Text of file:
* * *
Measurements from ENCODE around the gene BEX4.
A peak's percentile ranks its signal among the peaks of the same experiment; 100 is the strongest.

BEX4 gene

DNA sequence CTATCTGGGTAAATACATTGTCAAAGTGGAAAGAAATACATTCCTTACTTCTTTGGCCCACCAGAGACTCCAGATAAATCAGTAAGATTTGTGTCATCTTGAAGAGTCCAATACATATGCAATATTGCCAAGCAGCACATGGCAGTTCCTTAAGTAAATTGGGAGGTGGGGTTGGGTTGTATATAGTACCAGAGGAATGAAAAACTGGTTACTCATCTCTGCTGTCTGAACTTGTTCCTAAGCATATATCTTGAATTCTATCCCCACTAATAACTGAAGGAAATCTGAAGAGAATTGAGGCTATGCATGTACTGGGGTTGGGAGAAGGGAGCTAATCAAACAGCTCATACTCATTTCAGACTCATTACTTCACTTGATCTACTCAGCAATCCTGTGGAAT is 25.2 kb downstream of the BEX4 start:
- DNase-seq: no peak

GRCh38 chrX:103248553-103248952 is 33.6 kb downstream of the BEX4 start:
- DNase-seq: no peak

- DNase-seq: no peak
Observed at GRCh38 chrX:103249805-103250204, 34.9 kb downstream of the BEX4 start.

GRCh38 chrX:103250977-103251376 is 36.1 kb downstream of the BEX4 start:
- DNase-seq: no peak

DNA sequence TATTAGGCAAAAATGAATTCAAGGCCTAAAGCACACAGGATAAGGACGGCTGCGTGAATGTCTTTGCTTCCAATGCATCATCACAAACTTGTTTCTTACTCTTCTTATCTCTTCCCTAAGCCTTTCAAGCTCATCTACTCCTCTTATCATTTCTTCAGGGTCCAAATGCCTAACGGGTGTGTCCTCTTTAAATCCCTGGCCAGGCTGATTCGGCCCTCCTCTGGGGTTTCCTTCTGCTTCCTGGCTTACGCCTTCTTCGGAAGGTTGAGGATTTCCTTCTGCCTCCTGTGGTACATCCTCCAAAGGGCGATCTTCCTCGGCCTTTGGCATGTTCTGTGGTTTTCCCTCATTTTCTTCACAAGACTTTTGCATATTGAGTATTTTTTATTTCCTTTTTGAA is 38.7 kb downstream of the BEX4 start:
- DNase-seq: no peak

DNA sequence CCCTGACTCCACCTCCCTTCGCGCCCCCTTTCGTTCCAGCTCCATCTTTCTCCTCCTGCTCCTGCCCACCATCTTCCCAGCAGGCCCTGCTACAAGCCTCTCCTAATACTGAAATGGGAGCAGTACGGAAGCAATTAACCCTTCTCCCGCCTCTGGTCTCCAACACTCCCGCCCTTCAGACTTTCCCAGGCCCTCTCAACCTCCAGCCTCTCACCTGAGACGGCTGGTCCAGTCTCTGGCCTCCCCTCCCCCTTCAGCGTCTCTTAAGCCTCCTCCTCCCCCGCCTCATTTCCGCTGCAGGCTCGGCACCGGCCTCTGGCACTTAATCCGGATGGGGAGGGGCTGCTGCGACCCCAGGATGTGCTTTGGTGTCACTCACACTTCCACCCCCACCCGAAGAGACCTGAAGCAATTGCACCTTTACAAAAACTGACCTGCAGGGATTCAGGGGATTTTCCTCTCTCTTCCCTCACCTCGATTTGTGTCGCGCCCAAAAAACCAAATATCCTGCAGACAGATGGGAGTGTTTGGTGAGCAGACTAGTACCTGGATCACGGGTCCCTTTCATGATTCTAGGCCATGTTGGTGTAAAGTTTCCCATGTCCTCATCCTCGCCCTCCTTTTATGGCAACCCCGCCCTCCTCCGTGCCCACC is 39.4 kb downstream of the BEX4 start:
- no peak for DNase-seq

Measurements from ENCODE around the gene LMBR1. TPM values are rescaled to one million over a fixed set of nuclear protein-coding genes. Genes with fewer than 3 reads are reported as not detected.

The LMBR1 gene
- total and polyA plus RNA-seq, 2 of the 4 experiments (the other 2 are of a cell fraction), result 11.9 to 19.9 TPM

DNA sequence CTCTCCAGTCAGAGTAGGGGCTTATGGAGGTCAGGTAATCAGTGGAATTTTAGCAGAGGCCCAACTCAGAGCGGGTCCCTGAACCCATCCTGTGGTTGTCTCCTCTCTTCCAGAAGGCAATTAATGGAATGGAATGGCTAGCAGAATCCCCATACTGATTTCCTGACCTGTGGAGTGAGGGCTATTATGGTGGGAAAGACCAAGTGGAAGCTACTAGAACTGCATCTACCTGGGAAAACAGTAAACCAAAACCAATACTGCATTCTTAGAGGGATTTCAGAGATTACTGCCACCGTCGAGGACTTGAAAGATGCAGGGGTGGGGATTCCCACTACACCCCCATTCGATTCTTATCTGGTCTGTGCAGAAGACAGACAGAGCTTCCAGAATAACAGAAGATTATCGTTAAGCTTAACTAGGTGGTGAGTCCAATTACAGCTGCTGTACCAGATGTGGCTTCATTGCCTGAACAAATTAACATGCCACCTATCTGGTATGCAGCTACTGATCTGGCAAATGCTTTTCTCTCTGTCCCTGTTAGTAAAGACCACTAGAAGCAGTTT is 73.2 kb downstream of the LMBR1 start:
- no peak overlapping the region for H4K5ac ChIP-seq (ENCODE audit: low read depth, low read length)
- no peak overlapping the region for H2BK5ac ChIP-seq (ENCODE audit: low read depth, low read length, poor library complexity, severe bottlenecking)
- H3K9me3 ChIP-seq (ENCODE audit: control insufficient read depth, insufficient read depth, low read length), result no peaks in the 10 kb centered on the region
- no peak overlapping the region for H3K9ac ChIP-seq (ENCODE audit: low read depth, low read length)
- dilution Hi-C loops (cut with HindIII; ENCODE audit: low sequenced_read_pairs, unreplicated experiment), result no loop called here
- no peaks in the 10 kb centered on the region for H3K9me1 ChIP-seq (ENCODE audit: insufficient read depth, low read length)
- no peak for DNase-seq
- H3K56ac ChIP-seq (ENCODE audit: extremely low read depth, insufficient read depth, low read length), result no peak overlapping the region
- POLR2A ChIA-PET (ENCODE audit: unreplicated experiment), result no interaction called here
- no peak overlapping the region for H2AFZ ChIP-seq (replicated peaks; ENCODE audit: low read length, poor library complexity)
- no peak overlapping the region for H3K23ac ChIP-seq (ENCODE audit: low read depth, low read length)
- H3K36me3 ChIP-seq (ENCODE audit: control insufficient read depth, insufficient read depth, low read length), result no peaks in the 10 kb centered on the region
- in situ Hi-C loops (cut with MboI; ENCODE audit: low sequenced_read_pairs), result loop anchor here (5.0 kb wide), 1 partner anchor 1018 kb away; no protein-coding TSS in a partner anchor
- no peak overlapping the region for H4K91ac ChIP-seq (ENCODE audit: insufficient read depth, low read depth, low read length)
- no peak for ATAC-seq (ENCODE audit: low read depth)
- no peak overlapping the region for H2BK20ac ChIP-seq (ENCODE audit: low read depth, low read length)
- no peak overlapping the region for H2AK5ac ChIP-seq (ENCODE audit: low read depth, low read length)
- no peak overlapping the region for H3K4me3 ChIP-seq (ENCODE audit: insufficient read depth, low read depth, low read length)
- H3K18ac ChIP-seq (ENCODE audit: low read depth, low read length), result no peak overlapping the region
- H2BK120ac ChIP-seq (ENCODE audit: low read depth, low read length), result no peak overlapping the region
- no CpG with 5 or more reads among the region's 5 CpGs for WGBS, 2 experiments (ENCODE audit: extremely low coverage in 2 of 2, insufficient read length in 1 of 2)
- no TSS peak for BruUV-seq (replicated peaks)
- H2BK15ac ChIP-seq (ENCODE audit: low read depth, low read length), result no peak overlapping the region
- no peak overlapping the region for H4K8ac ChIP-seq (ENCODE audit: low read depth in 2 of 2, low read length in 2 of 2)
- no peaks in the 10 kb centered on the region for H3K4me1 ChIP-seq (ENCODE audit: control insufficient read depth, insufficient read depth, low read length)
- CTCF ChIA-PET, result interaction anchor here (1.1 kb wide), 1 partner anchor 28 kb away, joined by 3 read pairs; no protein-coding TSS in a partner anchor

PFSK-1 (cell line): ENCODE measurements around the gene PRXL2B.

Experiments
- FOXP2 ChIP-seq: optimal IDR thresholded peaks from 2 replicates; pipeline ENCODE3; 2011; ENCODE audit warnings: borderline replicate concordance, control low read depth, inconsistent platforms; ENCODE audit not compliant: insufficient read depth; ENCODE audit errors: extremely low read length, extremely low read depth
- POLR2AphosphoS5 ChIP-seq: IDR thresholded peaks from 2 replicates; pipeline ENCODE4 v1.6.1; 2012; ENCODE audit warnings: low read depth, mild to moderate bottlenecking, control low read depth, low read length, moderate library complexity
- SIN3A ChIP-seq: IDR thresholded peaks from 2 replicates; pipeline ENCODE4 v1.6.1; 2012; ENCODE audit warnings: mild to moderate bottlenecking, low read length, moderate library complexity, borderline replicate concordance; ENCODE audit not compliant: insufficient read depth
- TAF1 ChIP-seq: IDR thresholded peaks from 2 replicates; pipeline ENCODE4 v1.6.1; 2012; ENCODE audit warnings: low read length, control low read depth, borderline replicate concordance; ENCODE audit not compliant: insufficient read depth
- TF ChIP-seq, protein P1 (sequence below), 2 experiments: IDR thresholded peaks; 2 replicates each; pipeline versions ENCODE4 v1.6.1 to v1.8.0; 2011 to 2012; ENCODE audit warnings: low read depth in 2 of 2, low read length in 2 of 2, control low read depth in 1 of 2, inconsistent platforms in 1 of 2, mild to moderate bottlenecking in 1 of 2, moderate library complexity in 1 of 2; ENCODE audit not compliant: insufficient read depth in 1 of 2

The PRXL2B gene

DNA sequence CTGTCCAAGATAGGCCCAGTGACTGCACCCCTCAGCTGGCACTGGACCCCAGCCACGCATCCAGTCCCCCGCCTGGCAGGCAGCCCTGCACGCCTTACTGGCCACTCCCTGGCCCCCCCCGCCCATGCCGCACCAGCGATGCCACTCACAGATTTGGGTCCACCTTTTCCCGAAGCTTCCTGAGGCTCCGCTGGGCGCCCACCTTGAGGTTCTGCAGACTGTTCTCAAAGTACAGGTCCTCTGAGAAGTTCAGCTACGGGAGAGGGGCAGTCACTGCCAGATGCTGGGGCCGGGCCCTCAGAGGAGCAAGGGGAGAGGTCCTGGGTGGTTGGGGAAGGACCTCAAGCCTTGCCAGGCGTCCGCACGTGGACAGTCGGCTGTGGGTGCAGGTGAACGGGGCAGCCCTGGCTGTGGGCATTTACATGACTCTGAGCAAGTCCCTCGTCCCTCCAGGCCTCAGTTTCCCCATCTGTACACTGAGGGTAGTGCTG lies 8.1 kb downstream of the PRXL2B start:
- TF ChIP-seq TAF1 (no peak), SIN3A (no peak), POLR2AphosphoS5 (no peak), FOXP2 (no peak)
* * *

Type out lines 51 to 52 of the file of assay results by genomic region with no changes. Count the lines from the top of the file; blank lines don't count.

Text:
- TAF1 ChIP-seq: IDR thresholded peaks from 2 replicates; pipeline ENCODE4 v1.6.1; 2012; ENCODE audit warnings: low read length, control low read depth, borderline replicate concordance; ENCODE audit not compliant: insufficient read depth
- TF ChIP-seq, protein P1 (sequence below), 2 experiments: IDR thresholded peaks; 2 replicates each; pipeline versions ENCODE4 v1.6.1 to v1.8.0; 2011 to 2012; ENCODE audit warnings: low read depth in 2 of 2, low read length in 2 of 2, control low read depth in 1 of 2, inconsistent platforms in 1 of 2, mild to moderate bottlenecking in 1 of 2, moderate library complexity in 1 of 2; ENCODE audit not compliant: insufficient read depth in 1 of 2